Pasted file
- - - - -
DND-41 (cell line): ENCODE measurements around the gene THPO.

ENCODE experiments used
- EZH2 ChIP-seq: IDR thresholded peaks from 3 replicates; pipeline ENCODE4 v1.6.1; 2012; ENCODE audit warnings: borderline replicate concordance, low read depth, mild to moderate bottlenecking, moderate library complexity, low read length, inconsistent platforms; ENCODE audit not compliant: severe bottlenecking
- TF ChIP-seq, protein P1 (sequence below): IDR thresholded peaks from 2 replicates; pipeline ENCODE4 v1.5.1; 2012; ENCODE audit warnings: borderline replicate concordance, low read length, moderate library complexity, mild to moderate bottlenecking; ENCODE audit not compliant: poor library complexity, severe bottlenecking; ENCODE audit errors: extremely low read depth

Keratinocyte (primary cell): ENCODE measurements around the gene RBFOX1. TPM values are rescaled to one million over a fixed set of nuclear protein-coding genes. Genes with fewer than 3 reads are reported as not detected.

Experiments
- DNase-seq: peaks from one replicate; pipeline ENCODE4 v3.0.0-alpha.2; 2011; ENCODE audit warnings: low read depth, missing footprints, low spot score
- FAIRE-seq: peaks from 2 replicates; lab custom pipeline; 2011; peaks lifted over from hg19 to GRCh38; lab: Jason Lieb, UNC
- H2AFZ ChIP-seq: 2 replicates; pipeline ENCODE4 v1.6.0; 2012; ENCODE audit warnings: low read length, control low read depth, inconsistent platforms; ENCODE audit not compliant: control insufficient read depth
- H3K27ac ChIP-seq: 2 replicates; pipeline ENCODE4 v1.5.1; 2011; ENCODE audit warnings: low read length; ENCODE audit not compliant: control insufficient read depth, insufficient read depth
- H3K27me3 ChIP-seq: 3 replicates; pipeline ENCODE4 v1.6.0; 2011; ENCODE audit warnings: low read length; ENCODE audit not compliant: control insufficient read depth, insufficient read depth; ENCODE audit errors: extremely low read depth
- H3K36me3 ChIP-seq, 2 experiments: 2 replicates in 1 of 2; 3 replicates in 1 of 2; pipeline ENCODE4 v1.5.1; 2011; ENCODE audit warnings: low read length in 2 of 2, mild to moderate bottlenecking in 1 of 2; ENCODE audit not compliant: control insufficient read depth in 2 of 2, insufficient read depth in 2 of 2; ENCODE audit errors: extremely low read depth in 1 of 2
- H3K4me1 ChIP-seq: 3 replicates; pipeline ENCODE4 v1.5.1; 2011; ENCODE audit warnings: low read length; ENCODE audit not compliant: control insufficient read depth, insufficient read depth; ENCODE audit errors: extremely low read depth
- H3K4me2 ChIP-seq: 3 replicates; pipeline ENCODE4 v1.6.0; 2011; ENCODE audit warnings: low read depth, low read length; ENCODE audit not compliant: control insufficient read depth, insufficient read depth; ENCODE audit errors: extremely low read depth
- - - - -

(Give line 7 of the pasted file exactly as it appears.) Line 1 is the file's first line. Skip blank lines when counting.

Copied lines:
- DNase-seq: peaks from one replicate; pipeline ENCODE4 v3.0.0-alpha.2; 2011; ENCODE audit warnings: low read depth, missing footprints, low spot score